One of Terri’s aunts: And so I kind of kept it to myself until after the Christmas holidays, and came back um from vacation and made an appointment with the doctor. And he checked me and he, he, said "I don’t think you’ve got anything to worry about. We’ll get you a mammogram." And I said, "I’d like that. I think I need one." And, so after we got the ball rolling, I had a very aggressive cancer. It had, it had grown from what it had grown in years past.

Slide: Women should begin performing self-monthly breast exams at age 20.

Slide: Clinical breast exams (performed by a health care professional) should be done every three years from age 20-40.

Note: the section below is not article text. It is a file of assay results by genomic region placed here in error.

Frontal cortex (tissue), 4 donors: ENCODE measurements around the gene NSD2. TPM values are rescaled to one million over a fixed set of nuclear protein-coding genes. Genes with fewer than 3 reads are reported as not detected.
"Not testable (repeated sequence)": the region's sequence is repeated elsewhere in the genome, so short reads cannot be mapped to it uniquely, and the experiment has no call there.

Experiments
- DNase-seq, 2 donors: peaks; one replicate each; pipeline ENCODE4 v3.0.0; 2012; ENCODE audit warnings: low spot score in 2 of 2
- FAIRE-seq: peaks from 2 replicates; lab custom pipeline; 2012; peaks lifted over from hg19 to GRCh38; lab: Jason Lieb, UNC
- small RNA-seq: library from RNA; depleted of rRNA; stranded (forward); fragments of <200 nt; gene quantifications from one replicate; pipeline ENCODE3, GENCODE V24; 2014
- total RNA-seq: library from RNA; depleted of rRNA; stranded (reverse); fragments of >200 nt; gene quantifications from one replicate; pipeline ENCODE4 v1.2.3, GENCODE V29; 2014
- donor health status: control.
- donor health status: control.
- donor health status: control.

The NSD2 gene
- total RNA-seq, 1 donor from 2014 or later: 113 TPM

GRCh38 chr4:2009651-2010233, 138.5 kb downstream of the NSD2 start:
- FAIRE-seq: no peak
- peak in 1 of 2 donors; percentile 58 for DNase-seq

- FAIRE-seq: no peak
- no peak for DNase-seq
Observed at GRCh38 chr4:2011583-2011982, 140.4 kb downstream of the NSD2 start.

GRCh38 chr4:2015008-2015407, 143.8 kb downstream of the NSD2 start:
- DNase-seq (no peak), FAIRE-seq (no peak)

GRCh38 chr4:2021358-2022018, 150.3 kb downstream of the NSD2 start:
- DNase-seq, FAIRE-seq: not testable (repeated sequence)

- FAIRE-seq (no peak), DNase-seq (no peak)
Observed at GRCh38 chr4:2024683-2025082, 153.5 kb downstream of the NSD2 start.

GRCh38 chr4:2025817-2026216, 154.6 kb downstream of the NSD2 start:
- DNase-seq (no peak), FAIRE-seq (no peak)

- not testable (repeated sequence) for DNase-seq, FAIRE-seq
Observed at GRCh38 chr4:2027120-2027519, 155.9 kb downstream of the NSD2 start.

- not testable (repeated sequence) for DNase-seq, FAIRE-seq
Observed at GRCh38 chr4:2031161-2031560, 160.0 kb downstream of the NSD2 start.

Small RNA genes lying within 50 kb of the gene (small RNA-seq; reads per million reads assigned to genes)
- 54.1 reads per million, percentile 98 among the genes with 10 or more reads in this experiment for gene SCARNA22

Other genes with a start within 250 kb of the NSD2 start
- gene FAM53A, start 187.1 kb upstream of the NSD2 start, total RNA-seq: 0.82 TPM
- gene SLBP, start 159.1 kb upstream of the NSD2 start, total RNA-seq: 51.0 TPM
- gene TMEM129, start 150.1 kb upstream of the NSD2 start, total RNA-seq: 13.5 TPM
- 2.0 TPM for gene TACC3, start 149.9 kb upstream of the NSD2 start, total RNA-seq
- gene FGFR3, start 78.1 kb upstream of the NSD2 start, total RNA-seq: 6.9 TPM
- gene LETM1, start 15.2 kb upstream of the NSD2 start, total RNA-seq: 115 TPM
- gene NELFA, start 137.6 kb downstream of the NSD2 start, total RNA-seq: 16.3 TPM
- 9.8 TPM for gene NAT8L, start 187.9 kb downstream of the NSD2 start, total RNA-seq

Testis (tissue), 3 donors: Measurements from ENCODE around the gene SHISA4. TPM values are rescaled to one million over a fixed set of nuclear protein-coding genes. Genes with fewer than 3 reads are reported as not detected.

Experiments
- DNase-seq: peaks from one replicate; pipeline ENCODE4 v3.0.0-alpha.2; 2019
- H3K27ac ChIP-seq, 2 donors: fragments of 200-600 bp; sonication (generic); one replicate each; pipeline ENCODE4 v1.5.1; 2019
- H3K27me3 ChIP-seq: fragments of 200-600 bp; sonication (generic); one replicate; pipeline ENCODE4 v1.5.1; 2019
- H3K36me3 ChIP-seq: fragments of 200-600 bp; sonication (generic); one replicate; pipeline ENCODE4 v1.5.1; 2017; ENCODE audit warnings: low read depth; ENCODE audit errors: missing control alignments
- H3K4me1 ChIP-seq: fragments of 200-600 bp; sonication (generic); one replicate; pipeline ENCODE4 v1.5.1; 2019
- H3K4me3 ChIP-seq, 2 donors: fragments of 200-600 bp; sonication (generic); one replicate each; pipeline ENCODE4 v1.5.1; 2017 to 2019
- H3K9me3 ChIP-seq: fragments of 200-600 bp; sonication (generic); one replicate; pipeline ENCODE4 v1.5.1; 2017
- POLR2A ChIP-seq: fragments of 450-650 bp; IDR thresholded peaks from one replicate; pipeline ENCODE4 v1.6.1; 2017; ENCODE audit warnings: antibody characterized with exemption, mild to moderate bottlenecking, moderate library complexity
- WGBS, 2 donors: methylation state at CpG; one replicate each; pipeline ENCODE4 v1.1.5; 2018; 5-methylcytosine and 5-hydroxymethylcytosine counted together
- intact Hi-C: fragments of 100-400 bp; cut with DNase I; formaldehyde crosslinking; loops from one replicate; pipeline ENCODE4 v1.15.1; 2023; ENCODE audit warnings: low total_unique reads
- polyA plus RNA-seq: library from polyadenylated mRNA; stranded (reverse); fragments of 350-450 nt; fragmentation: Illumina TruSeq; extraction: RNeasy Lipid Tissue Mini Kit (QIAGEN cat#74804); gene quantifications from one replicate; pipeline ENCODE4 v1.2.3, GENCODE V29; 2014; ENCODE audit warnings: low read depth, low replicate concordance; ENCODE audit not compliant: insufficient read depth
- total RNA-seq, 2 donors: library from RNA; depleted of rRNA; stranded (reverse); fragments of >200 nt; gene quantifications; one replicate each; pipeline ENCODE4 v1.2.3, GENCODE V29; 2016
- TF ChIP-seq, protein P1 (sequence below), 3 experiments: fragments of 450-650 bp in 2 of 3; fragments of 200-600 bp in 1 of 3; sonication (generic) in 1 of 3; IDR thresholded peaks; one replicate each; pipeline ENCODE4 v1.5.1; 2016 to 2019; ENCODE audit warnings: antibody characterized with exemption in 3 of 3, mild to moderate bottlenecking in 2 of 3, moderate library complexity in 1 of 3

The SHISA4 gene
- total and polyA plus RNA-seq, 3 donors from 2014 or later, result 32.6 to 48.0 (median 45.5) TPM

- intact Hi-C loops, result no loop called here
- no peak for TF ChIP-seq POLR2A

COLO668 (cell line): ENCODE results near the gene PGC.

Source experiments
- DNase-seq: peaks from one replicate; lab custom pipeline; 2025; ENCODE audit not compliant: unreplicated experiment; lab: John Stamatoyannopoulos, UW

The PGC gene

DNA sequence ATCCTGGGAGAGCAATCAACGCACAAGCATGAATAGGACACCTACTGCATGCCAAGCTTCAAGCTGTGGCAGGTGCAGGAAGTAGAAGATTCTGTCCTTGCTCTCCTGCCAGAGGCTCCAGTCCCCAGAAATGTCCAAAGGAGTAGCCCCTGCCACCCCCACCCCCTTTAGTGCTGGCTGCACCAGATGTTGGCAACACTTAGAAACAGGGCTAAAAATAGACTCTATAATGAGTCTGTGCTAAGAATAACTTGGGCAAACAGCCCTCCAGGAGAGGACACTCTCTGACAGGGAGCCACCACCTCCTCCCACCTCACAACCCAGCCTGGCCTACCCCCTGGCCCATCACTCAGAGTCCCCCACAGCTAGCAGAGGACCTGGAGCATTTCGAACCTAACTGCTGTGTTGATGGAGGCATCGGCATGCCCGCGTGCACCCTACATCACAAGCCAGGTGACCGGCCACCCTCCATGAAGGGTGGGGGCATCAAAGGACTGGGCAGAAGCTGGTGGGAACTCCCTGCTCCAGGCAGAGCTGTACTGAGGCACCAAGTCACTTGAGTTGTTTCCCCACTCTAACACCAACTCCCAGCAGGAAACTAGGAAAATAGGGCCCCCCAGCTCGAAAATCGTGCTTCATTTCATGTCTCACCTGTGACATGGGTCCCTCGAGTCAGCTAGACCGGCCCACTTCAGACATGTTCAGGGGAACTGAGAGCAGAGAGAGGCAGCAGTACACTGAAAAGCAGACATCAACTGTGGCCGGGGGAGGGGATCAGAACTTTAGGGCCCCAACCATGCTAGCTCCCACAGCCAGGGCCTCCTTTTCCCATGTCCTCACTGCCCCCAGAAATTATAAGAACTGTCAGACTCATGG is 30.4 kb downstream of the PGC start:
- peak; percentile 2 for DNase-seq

Slide: Clinical exams (performed by a professional) and mammograms should be done annually at age 40.

One of Terri’s aunts: My doctor started recommending it. He said that "you’re at an age now." I, I think it was my late forties. It could have been early fifties. You know, it’s been a while. But, I had several and I did them regularly. Every year. So I’m saying that a mammogram can save your life.

Slide: Stage III treatments can include surgery, radiation, chemotherapy, and hormone therapy.

One of Terri’s aunts: You know, I thought, you know, that was when they didn’t know anything about cancer. And they just.

Another of Terri’s aunts: Well, I thought going to the doctor and getting a mammogram each year was, "yay, good coverage, I’m fine. I’m healthy." No. It’s quite an eye opener.

Slide: And even when we do, it’s easy to become complacent—to forget that life can change in an instant.